Last year over 700 Keene State students worked 17,000 hours in the community. Mary McEntee, Coordinator of the Community Service office, captures all that information.
Until recently students reported their hours by printing out a form from the website, completing it and handing it in monthly. Then student workers keyed in the information. The process was slow and labor intensive.
This month, Community Service switched to an online form they created using Google docs. Students now fill out the form whenever they want and the data they enter is automatically entered into a spreadsheet. “This way students can complete the form anytime, 24-7,” said Mary. “They can submit a from each time they volunteer so they won’t forget.” In the first two weeks of use there have been over 800 entries logging over 15,500 service hours.
“I expect we will get an even better response now that students don’t have to look for a printer and carry their form to the office. Plus, there is no delay. We see the data as soon as it’s entered. ”
Creating the form was simple according to Mary. “CELT led us through the process and it was done in a half hour. I would not have known who to ask to help me with this task but Judy Brophy followed up on an unrelated question and we got together.”
“It’s important to be able to accurately report this very positive data to the community,” said Mary, “and now we can do it more quickly and easily.”
The rich tapestry of sights, sounds, smells and experiences that is China captivated students Tom Freudenthal and Lance Whitehill during their recent visit to Shenzhen and Hong Kong with Professor Peter Temple.
Prof. Temple was exploring possibilities for cooperative and exchange programs with 4 universities (Shenzhen University, Harbin Institute of Technology, Hong Kong Polytechnic and University of Hong Kong,) as well as internships with architectural design, engineering, and building technology firms.
Shenzhen is the Chinese city designated as “Art and Design”. From a small fishing village it has been the fastest growing city in the world since its opening in the late 1970’s. The population has doubled in the last 6 months to 14 million people. As you can imagine there are building job opportunities everywhere.
Tom and Lance stayed in a dorm at Harbin Institute of Technology in Shenzhen. This campus of Harbin offers graduate programs in both architecture and engineering. “We found that the HIT Masters of Architecture program could work as a graduate school option for KSC graduates. Although most students and faculty speak Chinese in their informal conversation, the classes, powerpoint presentations, and design critiques are all in English,” said Prof. Temple.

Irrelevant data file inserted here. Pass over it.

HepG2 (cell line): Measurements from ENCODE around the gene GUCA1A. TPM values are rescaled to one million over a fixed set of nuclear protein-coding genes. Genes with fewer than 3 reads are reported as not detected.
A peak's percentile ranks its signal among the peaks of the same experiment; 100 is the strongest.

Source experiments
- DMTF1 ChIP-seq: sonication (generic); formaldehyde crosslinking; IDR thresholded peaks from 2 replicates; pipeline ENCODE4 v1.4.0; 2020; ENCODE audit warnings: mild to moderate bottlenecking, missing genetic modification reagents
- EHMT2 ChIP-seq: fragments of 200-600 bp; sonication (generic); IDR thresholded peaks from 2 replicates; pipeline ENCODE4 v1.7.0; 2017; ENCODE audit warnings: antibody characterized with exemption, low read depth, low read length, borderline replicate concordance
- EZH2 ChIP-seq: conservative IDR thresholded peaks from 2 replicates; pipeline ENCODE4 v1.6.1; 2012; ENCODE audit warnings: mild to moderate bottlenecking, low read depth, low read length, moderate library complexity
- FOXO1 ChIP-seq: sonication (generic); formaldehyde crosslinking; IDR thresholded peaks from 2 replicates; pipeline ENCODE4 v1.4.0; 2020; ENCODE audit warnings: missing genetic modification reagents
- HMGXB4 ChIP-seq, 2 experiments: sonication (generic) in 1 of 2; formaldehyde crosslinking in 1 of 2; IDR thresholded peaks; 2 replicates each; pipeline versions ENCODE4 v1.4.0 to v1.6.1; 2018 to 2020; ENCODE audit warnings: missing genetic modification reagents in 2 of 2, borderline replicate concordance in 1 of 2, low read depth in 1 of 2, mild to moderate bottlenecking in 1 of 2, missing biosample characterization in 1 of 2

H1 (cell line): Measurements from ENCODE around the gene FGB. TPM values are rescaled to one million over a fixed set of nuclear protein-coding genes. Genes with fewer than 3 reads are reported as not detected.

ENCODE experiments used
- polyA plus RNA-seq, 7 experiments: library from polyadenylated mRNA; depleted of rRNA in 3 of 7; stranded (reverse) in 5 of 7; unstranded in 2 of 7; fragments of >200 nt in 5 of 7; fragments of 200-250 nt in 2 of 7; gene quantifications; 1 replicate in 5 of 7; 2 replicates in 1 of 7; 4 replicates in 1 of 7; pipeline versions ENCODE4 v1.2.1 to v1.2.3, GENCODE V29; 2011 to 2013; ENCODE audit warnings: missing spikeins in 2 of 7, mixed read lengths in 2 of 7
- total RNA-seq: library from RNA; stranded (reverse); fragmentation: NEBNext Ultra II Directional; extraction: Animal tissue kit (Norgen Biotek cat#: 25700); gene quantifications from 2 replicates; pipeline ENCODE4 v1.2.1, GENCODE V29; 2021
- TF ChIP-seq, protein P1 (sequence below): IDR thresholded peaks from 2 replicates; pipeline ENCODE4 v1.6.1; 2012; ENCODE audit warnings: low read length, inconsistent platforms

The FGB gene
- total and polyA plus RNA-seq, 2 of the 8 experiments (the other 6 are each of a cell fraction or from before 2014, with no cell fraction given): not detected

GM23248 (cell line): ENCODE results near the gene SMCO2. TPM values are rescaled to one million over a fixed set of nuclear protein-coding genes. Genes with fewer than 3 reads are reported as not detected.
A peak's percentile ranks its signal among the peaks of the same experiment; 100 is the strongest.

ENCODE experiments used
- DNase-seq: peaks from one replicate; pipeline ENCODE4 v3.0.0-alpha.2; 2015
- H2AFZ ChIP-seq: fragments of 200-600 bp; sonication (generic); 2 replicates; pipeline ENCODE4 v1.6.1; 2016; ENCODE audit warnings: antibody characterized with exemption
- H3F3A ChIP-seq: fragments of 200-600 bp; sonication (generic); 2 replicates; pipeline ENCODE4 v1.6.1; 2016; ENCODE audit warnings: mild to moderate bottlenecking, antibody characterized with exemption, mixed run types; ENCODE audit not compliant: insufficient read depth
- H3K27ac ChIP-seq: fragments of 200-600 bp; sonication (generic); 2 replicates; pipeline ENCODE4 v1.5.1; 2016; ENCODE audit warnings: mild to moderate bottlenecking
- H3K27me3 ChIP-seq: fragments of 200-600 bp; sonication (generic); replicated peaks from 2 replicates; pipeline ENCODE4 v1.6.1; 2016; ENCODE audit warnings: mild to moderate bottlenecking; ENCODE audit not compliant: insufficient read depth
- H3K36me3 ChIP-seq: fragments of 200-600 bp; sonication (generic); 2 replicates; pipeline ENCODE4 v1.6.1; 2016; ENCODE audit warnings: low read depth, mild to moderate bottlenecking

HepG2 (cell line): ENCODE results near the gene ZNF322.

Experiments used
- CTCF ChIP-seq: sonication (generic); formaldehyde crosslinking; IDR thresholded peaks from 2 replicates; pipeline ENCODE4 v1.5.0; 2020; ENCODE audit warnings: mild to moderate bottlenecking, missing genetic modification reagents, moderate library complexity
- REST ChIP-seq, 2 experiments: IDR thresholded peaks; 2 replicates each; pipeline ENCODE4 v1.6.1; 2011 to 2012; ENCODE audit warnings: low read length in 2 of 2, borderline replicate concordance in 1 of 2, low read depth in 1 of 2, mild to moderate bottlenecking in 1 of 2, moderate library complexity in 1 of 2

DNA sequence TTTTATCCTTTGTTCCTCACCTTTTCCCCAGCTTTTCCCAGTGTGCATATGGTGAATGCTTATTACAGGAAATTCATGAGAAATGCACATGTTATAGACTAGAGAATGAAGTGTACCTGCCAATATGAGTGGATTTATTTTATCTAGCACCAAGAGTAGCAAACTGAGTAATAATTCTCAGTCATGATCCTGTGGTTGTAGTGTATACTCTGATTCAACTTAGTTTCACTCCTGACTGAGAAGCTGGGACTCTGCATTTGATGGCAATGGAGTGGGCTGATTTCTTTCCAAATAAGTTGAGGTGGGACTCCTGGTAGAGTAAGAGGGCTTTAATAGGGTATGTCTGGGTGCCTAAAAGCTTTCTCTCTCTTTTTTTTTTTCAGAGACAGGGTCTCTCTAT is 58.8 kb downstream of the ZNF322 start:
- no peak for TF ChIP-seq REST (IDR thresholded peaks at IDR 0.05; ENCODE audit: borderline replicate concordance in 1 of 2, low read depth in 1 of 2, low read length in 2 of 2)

It was the students’ first trip outside the U.S. except for the Caribbean for Tom. They took the opportunity to encounter every new experience they could over the week that they were there. Food was one area that fascinated them.
“The food was excellent,” said Lance. “Very spicy, nothing sweet. Not much meat.” One thing they noticed was that no cold drinks are served. If you order water you get a cup of hot water. “Our Chinese guide told us this is because they consider it unhealthy to cool down the core of your body,” said Tom.
Another big difference is that one person orders food for everyone and the food is delivered to the center of the table and all eat from the center dishes. Tom was on a mission to find a fruit that he had heard of called Durian.
They found some in a market and brought it back to the dorm room. It proved to be so odiferous that it earned a place on the balcony for the rest of their stay.
Lance became very fond of a fruit called longan or Dragon’s eyes. He also ate chicken feet.
While jet lag was a problem with 13 hours of flight and 24 hours travel time to get there, both Lance and Tom would recommend getting to China for a visit if you possibly can.
Prof. Temple adds, “Perhaps the most transformative experience we can provide for our students during their entire undergraduate career is to arrange for them to spend at least a semester in another culture. Many students go to Western Europe, or Australia. But the opportunity to experience a very different culture, such as in Asia, can have a much greater impact on their overall awareness and perspectives.”
Some of the student’s fine photos of places they visited are available in the KSC China trip interactive map.
What makes a fair trade athletic shoe company better for the environment? What is certification in fair trade and when does it matter? How can a company regain control of its inventory?
Students in Tamara Stenn’s Integrated Quantitative Literacy class, Measuring Fair Trade, are answering these and other questions for real fair trade businesses.
Stenn chose the topic of fair trade based on discussions with her management students.Those students recommended fair trade as a topic that interested them.Stenn then interviewed 12 companies to see if they would be a good fit to work with students. She chose six, based on whether the company was open to suggestions and whether the managers were available to work with students.
Student teams worked with company staff to choose an issue or problem to work on. Teams displayed their results in a website that they create using Google Sites. Some of the companies will be linking to this student work from their own websites.
Tamara talks about the results of the student projects, both for students and the businesses.
Student Lauren Vignola’s enthusiasm for the class is obvious. She loved the project, working in a team and learning about fair trade from the inside out.
1-800-KSC-1909 · 229 Main St. Keene, New Hampshire 03435